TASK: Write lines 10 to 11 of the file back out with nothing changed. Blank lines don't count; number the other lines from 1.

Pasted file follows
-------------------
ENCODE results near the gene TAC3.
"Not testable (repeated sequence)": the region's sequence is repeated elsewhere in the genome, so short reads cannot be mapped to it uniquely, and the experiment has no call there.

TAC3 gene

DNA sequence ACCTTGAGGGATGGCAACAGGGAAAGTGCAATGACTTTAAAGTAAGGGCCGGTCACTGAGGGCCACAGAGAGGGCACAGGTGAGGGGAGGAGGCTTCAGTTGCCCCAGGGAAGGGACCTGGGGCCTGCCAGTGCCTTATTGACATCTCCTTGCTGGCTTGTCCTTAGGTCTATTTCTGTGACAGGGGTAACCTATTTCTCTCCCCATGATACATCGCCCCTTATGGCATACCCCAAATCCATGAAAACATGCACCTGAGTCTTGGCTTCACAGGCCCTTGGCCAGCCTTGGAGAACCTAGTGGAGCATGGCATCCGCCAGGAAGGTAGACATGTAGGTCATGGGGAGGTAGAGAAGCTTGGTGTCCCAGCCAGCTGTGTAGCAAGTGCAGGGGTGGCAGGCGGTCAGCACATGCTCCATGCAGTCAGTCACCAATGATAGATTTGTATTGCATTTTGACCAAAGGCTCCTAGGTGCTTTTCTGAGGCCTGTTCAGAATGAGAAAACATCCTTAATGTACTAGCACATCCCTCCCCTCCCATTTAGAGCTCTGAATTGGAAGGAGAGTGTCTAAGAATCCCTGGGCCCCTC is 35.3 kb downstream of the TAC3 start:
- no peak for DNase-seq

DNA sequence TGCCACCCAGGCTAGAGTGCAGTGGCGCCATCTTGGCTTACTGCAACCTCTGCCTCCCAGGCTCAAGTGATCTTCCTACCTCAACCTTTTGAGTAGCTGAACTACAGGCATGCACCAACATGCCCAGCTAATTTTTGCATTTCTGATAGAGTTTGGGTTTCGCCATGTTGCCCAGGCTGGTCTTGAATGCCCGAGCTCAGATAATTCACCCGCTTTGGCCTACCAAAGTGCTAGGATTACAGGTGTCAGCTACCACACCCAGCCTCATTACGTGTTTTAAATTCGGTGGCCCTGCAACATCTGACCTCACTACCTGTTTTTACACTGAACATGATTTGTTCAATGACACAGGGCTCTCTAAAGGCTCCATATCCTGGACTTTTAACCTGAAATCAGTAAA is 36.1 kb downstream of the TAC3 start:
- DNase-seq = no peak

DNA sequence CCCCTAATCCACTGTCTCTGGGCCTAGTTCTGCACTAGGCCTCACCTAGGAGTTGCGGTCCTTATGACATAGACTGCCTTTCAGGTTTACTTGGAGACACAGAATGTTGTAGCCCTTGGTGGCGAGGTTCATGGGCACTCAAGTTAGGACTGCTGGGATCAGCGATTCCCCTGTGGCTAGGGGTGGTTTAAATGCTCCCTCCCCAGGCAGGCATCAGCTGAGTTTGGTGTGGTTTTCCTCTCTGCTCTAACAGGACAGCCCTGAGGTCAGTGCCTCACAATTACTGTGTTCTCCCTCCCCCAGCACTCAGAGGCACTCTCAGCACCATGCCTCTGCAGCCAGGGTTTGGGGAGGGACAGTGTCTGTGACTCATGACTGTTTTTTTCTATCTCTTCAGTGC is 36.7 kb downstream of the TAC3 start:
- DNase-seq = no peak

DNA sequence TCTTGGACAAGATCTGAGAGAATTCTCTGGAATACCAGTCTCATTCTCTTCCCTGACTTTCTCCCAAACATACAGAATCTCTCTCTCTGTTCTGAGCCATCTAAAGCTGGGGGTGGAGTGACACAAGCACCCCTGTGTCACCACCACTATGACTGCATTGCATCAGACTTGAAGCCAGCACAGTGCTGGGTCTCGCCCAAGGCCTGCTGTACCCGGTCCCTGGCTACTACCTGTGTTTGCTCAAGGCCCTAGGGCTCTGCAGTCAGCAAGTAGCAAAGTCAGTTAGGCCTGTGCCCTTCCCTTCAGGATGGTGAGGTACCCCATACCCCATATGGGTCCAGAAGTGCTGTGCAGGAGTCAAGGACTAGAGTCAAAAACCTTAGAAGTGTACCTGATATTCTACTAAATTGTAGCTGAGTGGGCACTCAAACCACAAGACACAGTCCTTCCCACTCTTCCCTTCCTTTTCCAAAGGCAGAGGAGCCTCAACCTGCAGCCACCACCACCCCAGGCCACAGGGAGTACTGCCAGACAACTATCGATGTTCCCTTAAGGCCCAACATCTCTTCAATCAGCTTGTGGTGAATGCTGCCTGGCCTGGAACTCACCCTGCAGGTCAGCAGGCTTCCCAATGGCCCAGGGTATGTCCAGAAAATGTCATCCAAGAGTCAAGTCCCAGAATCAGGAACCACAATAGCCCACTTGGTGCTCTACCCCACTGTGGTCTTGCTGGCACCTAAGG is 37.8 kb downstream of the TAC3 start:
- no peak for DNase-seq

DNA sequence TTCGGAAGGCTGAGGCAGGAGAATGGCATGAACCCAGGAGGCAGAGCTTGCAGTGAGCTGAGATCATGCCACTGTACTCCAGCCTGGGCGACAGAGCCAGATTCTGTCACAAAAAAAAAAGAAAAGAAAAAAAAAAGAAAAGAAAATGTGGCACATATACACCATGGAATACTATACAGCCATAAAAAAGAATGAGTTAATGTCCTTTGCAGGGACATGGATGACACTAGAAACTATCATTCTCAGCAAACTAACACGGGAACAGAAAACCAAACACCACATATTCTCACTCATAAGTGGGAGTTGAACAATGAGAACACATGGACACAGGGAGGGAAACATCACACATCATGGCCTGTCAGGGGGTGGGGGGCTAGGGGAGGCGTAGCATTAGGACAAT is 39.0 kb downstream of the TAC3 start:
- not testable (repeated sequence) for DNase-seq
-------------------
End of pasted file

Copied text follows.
DNA sequence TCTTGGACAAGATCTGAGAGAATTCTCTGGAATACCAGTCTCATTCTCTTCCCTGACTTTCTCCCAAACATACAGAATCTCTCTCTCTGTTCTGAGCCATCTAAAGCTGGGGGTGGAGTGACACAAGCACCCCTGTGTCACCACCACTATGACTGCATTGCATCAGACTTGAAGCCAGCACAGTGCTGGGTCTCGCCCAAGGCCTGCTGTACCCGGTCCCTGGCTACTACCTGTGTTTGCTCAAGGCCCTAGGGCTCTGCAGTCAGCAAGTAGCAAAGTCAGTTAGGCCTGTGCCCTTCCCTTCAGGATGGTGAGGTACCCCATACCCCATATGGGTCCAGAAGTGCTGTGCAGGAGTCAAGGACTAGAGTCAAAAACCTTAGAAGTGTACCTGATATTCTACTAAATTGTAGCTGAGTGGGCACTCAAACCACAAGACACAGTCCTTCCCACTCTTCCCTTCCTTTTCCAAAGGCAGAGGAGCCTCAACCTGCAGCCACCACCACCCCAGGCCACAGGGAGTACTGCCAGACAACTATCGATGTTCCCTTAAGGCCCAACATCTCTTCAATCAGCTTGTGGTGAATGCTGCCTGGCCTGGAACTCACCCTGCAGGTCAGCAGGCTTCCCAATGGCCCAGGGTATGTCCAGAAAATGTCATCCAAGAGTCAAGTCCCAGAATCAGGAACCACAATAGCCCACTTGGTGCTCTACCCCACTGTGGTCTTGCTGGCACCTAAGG is 37.8 kb downstream of the TAC3 start:
- no peak for DNase-seq